Mistake #4: Designing the Logo For YourselfYour logo design isn’t for you. It’s for your target audience and them alone. Sure, it’s your business and you can design your logo however you please, but customers are the ones who will keep your business running. Your logo is one of the first things that customers will recognize you by, so design your logo with them in mind. I’ll use myself as an example. If I were to design a logo for a hypothetical TV blog, I’d want it to be pink and gray. I love the colors together. I also love television, so maybe I’d include a heart in there somewhere. And I like script fonts; maybe I’d use a really funky one. The result in my mind would undoubtedly be very feminine. Can you see how the original design I described is for me and me alone? But, I’d want everyone to read my reviews and analyses, and I’d cover topics that affect everyone, not just women. So a smarter design choice would include neutral colors, a clearer font, and an icon more suited to the purpose of my blog, like a TV. Your business may cater to a specific audience. There’s nothing wrong with that. But know who they are and consider what will catch their eyes, not yours.
Mistake #5: Making Your Logo Too ComplexComplexity is another big logo sin because, quite simply, it confuses people. Using too much imagery or even a bad color combination can make your logo too confusing to figure out. Too much text set in an intricate font, or in a variety of fonts, is also problematic because it’s harder to read the words. Most customers are just going to keep walking past a complicated logo. It’s not their job to figure out what you’re selling. That said, keep in mind that “complex” is a different word than memorable. You want people to remember your logo, so it does have to include at least one element to make it stand out. A logo needs to be effective. You want people to know what you’re selling to them almost instantly. One way to do that is to keep your logo simple and easy to process. Some good examples include Nike’s and Apple’s logos.
Mistake #6: Using Raster ImagesThe next tip is more practical than anything else. Raster images are not the best choices for logos because they can’t be resized easily. They’re made of pixels, so especially when blown up, they look blurry. Ideally, your logo needs to fit and look amazing on both banners and billboards. Make sure you or your designer uses vector design software like Adobe or Illustrator instead. The comparison image below should make the difference very clear:
Mistake #7: PlagiarizingLast but not least, please don’t plagiarize someone else’s logo. It’s just…against the law, OK? Hopefully this isn’t news to you. If you’re at all worried about plagiarizing a logo design, here are some tips to make sure you don’t:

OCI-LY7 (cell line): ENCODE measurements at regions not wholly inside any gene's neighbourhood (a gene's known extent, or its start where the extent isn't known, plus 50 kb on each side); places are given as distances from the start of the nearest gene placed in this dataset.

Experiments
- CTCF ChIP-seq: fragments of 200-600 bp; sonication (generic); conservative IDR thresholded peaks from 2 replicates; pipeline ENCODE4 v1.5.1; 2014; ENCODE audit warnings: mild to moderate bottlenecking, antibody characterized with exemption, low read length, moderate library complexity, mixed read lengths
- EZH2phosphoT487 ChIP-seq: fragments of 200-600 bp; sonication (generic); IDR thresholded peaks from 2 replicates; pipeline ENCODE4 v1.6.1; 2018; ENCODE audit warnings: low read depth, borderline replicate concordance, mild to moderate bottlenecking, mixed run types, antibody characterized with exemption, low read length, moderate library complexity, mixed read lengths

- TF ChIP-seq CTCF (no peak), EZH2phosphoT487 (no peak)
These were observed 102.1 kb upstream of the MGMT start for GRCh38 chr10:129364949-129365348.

- Don’t use stock images. They’re not illegal, but chances are that if you use a stock image for a logo, someone else has a similar design, which could embroil you with the law.
- Research your graphic design artist before you hire. You can even check out their sample work and quickly Google-search the designs to make sure they don’t pop up elsewhere under a different designer’s name. If you find red flags, hire someone else. And if you start a logo design contest with a crowdsourcing platform like 99designs, be sure to thoroughly read through your prospective designers’ profiles to get a sense of their experience and see whether other clients have been happy with their work.
- Seek legal counsel. Knowledgeable trademark attorneys possess the necessary expertise and tools to ensure the uniqueness of your logo. While their services come at a significant cost, the assurance and peace of mind you will gain could very well justify the expenditure.
Finding the Perfect Design Process for YouNow that you know what mistakes to avoid, you can get to designing your logo. And if you’re new to the whole process and all of these considerations overwhelm you, there are numerous companies that can help you create the best logo design for you. Especially for something as important to your business as its logo, you should know that you don’t have to do it alone. While it takes just ten seconds for consumers to form their first impression about your business based on your logo, it takes up to seven impressions overall to be memorable. So to even just get the chance to be remembered and draw in repeat customers, get your logo right the first time.
Sources Logo trends: https://www.logolounge.com/articles/2018-logo-trends Stats: https://actioncardapp.com/2016/02/11/11-branding-stats-crazier-than-miley/